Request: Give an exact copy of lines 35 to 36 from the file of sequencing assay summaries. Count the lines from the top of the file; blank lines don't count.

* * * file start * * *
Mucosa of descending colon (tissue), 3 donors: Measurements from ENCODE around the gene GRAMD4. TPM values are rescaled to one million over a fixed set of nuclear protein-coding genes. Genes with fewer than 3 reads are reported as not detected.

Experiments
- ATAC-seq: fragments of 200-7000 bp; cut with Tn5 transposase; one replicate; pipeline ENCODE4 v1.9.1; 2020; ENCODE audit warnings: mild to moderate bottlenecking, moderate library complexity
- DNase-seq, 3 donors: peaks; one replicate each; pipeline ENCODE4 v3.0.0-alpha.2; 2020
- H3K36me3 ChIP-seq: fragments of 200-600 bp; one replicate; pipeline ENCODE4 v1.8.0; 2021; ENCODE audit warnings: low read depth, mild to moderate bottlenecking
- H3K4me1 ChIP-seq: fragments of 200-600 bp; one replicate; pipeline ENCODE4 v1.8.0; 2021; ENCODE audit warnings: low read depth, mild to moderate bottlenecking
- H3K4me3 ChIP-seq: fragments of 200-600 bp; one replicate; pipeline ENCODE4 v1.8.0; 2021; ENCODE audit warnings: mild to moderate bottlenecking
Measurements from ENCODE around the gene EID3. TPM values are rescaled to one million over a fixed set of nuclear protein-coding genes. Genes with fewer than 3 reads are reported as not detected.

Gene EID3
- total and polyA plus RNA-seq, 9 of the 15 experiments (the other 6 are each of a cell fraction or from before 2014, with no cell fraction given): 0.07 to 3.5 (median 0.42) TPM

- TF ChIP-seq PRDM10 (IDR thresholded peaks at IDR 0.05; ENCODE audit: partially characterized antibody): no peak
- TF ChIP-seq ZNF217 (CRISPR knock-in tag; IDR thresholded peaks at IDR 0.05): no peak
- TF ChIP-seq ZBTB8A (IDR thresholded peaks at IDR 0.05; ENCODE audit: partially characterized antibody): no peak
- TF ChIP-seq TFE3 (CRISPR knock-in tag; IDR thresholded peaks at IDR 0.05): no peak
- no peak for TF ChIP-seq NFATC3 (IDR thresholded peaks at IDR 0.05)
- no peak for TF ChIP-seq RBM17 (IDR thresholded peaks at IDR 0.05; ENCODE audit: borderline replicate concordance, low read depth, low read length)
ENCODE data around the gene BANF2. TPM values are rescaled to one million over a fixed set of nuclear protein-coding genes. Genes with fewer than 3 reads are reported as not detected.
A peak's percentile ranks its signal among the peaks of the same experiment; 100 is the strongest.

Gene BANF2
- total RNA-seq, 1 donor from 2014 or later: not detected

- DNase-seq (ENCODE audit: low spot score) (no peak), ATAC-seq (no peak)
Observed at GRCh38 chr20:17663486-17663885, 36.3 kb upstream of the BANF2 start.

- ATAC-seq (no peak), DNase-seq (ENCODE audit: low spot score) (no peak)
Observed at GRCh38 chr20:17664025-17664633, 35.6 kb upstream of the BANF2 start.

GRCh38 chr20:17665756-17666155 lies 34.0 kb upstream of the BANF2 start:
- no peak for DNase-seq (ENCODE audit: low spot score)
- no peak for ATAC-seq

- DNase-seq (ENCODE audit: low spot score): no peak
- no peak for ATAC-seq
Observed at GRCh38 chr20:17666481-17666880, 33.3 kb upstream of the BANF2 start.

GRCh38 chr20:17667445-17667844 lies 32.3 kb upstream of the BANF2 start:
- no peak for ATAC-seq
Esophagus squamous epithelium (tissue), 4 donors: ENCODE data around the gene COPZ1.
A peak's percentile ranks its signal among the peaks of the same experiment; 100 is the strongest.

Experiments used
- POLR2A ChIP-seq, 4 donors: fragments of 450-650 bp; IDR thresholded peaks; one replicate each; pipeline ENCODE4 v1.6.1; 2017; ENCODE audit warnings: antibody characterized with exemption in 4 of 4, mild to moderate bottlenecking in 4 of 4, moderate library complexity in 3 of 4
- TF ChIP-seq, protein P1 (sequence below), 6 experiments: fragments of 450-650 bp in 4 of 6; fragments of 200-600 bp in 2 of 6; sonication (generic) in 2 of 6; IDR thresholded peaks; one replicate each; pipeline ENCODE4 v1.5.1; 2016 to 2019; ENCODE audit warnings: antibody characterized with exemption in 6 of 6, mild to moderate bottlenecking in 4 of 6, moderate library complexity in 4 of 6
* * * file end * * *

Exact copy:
Experiments used
- POLR2A ChIP-seq, 4 donors: fragments of 450-650 bp; IDR thresholded peaks; one replicate each; pipeline ENCODE4 v1.6.1; 2017; ENCODE audit warnings: antibody characterized with exemption in 4 of 4, mild to moderate bottlenecking in 4 of 4, moderate library complexity in 3 of 4